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Patterns and Practices: Dependency Injection 101

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Filed under .NET, Productivity, Software Architecture

This is the start of a series of posts that I’ll be doing on design patterns and best practices; it involves the use of common development concepts that I find a core part of development.  If your interested in following, they will be under the category ‘Patterns and Practices’.

One of the most common patterns seen in ASP.NET MVC is dependency injection (otherwise known as Inversion of Control).  Why? It loosely couples the parts of the application and really emphasizes the ability to unit test the separate layers of your application.  Why is unit testing important? Unit Testing, while it may add more time to your development, it allows developers, testers and the client to feel more confident that their code is doing what it is supposed to do.

So what exactly is dependency injection?  Many of us use patterns without even knowing that we are doing it, so this may sound familiar.  It’s actually pretty straightforward, using an instance of one class, it calls an instance of another class, but not by a concrete implementation, but rather by interface.  In essence, dependency injection, aims to reduce the amount of boilerplate wiring and infrastructure code that you must write and implement one of the core design principles, code to an interface not a implementation.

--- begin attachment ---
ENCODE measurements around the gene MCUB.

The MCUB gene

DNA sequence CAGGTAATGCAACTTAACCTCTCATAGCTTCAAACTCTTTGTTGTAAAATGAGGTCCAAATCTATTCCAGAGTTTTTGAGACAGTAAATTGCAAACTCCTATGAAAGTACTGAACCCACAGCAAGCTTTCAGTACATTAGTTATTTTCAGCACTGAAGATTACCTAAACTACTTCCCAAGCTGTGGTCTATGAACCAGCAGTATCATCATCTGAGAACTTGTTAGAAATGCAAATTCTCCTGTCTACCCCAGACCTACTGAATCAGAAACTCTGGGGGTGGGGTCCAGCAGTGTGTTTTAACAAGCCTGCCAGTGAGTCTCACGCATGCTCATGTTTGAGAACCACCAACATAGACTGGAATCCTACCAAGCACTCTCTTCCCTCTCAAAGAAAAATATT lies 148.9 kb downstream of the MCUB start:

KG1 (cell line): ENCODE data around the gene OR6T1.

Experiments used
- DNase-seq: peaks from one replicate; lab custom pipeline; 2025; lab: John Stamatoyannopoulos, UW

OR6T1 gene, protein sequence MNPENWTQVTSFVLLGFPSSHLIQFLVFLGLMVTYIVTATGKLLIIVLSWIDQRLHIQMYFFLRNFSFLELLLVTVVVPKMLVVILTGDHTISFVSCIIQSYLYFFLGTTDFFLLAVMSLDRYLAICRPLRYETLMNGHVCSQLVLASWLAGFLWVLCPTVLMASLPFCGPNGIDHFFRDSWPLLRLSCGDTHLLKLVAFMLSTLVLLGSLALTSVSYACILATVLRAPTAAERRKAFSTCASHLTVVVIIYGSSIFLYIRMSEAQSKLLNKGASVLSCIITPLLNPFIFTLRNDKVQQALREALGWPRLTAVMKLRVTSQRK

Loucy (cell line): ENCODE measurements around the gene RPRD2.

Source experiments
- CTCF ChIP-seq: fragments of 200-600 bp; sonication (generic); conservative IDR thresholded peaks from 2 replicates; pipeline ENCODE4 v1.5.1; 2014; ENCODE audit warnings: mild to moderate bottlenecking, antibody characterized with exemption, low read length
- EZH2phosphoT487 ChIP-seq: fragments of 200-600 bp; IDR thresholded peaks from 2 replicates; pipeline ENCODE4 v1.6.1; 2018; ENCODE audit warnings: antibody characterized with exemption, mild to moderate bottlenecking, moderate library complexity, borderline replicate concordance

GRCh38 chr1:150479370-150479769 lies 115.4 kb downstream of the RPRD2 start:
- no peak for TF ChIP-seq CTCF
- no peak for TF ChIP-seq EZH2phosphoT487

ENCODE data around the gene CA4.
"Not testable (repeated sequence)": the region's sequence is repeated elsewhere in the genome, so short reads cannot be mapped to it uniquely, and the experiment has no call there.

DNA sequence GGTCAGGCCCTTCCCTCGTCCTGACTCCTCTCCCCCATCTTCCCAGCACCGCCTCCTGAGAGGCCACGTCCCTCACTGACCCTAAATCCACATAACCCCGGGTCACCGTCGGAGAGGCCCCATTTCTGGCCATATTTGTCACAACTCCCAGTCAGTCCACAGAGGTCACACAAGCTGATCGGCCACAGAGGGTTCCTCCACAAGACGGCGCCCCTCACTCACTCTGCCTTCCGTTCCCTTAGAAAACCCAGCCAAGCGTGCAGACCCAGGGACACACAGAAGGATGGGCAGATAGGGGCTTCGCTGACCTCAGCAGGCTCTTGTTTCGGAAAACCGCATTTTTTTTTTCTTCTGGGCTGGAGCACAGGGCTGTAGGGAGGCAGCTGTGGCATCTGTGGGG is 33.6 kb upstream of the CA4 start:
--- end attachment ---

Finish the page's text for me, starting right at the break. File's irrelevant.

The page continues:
Here’s a simple example, the AccountService has to get a Account.   It looks like this:

public class AccountService
  private IAccountRepository _accountRepository;
  public AccountService(IAccountRepository accountRepo)
    _accountRepository = accountRepo;

  public Account GetAccount(int accountId)
    return _accountRepository.GetAccountById(accountId);

When we need the AccountRepository, we ask the dependency container to get it for us the instance based on what it’s mapped too.  Why does this benefit developers? It’s good because the AccountService doesn’t know or care about it gets an Account.  You can stub out what the methods and properties on a fake IAccountRepository might return, and test just the AccountService.  You can also use this to change the implementation of the IAccountRepository on the fly based on the type of storage you may be using.  Coupled with a framework such as Ninject, using dependency injection is a powerful pattern that should be used more often.  In one of my following posts I’ll go into using an example of using Ninject and a basic tutorial.

Article source: http://robbiemadan.com/2012/05/09/patterns-and-practices-dependency-injection-101/

Password Storage 101

Filed under .NET, Software Architecture